John Williams has been named the most popular living composer, as film music has seen a surge in popularity during the coronavirus pandemic.
The composer, 89, is responsible for some of the most famous movie scores of all time including Star Wars, Harry Potter, Jurassic Park and Indiana Jones.
He has topped the list of the most popular living composers in the Classic FM Hall of Fame, which is voted for by the public.
If Easter Monday is bringing cold weather to your part of the country, don't worry – the Classic FM Hall of Fame countdown is heating up nicely.
Be sure you join us today as we reveal the classical music you voted as the greatest ever in 2021. pic.twitter.com/tYS7fFWGVx
— Classic FM (@ClassicFM) April 5, 2021
The Lark Ascending by Ralph Vaughan Williams, inspired by a poem about a skylark, has been named the number one piece of classical music for the third time in a row, as 2021 marks the 100th anniversary of its orchestral premiere.
The top 300 pieces of music in the Classic FM Hall of Fame were played on-air across the Easter weekend, with Wolfgang Amadeus Mozart the most popular composer with 16 entries and conductor Debbie Wiseman the most popular British living composer, with four entries.
Some 34 film scores appeared in the chart, up from 28 last year, with Williams’ music for Schindler’s List the most popular film score at number 16.
The American musician has nine entries in the Hall of Fame, including Star Wars at 38, Harry Potter at 46 and Jurassic Park at 66.
His continuing popularity has contributed to a banner year for film composers, with Hans Zimmer recognised for his work including Gladiator, at 35, and Inception, at 116; and John Barry also recognised for scores including Dances With Wolves, at 95, and Out Of Africa at 128.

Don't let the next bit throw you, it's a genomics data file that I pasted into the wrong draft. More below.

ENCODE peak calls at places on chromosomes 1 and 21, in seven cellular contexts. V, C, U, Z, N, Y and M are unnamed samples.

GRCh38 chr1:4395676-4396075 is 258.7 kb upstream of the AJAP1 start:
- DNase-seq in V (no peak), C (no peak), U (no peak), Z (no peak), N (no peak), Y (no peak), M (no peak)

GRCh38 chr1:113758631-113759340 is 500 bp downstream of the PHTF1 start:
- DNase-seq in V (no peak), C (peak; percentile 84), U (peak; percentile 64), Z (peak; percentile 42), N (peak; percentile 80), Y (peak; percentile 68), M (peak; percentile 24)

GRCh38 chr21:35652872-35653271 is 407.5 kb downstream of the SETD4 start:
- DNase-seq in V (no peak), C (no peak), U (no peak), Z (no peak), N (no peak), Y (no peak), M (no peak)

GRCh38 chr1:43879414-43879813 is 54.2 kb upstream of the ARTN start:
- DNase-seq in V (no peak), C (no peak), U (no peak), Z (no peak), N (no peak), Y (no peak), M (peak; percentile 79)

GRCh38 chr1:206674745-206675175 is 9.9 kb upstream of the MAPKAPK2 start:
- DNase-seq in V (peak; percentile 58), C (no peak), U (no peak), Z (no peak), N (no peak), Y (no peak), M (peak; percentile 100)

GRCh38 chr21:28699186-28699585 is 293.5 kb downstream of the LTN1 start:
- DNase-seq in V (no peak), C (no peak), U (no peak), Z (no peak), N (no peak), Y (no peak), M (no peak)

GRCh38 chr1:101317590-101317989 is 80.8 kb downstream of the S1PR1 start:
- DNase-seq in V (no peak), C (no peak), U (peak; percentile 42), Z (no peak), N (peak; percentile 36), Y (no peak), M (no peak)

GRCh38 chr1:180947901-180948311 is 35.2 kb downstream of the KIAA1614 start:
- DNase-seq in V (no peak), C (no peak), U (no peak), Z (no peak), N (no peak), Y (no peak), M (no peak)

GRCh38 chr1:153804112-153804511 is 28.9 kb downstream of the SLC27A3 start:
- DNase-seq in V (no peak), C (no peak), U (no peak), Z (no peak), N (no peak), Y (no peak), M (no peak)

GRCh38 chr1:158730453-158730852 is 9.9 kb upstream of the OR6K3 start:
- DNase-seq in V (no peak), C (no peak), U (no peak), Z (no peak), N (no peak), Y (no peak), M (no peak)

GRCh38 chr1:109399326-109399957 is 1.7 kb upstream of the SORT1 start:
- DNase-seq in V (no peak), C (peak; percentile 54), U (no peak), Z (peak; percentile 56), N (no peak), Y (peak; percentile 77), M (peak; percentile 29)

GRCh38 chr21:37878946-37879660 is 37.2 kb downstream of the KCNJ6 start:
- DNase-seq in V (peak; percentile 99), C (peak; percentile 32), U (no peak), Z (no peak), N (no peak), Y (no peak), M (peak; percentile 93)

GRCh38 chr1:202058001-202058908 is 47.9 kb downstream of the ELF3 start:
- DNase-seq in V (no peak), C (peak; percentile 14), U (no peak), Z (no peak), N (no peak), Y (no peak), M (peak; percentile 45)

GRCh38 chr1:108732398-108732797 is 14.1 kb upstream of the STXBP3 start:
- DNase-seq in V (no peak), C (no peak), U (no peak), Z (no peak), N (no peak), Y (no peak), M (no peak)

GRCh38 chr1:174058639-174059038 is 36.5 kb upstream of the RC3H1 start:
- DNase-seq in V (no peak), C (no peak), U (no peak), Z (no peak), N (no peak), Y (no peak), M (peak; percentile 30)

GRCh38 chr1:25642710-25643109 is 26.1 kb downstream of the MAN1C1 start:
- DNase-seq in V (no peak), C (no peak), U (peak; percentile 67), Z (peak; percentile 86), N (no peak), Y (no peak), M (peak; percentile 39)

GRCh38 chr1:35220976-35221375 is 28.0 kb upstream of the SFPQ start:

Wiseman, who has two new entries in the Hall of Fame – The Mythos Suite and Wolf Hall – said: “I’m completely blown away by the results. Thank you so much to everyone who voted for me and supported my music.
“It’s very gratifying to know that alongside all those wonderful works by the truly great composers, there is a place in the hearts of the public for new music, whether written for film, TV or the concert hall.”
Among the other 48 new and re-entries are Samuel Coleridge-Taylor’s arrangement of Deep River, War Song by the Scottish composer Phamie Gow, Elmer Bernstein’s scores for The Magnificent Seven and To Kill A Mockingbird, as well as Eimear Quinn’s In Paradisum.
Classic FM presenter John Suchet, who announced the top spot in the Hall of Fame, said: “Ever since we launched the Classic FM Hall of Fame 25 years ago, it has given us an unrivalled insight into the nation’s evolving tastes in classical music.
“After the year that we’ve all experienced, with many of us watching more films at home than ever before, it is perhaps no surprise that movie music is at a record high, representing 11% of the total chart.
“It is also clear that alongside the all-time favourites, there is a growing popularity of new classical music for film, television, video games and concerts – and with it, a new and younger audience.
“As a station which believes that classical music is for everyone, regardless of your age or background, this is music to our ears.”